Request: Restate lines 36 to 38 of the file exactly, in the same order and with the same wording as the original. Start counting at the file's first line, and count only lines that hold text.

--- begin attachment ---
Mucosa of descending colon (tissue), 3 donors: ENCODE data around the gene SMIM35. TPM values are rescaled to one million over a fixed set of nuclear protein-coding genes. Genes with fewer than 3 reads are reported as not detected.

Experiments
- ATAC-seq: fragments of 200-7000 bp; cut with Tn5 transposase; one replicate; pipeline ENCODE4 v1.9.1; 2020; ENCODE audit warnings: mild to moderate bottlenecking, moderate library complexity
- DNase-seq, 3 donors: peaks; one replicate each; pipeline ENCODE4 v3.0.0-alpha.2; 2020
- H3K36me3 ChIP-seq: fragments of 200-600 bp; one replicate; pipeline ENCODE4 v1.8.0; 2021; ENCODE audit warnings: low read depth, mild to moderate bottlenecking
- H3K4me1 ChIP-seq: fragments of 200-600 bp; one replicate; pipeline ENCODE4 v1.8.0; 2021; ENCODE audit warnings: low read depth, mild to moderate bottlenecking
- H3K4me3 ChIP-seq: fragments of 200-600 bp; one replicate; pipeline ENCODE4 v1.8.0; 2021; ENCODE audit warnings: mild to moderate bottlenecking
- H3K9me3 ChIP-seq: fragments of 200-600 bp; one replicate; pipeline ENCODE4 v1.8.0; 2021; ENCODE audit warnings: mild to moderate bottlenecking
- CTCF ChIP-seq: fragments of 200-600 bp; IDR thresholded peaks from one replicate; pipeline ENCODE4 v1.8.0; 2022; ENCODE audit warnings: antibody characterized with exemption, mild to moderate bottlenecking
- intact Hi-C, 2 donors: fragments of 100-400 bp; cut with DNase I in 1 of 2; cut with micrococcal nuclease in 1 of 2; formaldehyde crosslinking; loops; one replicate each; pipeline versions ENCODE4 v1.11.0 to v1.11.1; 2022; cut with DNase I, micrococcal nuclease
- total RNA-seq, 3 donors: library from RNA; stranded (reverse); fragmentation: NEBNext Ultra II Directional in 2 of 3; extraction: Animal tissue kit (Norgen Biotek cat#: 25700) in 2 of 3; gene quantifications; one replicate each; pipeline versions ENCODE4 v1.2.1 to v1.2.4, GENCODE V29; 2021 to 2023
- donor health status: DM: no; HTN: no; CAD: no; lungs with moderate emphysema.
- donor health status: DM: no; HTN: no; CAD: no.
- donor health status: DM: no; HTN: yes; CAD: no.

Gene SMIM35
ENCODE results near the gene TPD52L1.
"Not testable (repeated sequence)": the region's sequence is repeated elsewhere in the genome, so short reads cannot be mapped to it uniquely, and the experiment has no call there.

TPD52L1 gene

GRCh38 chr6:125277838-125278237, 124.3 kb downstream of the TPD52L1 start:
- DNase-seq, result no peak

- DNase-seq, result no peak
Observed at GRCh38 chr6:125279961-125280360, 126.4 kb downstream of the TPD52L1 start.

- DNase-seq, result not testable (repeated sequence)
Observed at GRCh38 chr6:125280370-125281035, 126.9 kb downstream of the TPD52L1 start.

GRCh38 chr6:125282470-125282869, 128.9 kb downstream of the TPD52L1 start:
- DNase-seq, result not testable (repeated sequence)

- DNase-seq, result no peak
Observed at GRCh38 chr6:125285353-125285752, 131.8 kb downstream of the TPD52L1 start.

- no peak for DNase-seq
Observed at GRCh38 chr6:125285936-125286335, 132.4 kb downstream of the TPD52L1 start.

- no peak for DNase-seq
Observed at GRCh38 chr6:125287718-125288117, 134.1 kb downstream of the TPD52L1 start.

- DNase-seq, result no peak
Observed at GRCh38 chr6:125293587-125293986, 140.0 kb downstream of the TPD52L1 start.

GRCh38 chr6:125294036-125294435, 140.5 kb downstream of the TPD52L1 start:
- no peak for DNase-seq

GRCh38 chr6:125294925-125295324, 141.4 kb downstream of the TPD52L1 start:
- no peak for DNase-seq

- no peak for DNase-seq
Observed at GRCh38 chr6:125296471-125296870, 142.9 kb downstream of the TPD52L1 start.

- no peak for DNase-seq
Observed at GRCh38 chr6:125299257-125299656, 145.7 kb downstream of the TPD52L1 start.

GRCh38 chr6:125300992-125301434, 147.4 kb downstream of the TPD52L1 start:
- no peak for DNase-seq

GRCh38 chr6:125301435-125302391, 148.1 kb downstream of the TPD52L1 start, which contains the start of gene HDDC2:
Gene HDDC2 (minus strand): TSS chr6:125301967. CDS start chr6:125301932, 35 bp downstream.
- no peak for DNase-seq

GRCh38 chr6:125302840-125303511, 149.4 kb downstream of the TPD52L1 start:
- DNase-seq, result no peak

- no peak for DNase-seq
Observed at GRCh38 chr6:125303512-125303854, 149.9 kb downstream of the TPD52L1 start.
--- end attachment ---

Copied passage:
- no peak for DNase-seq

GRCh38 chr6:125294925-125295324, 141.4 kb downstream of the TPD52L1 start:
- no peak for DNase-seq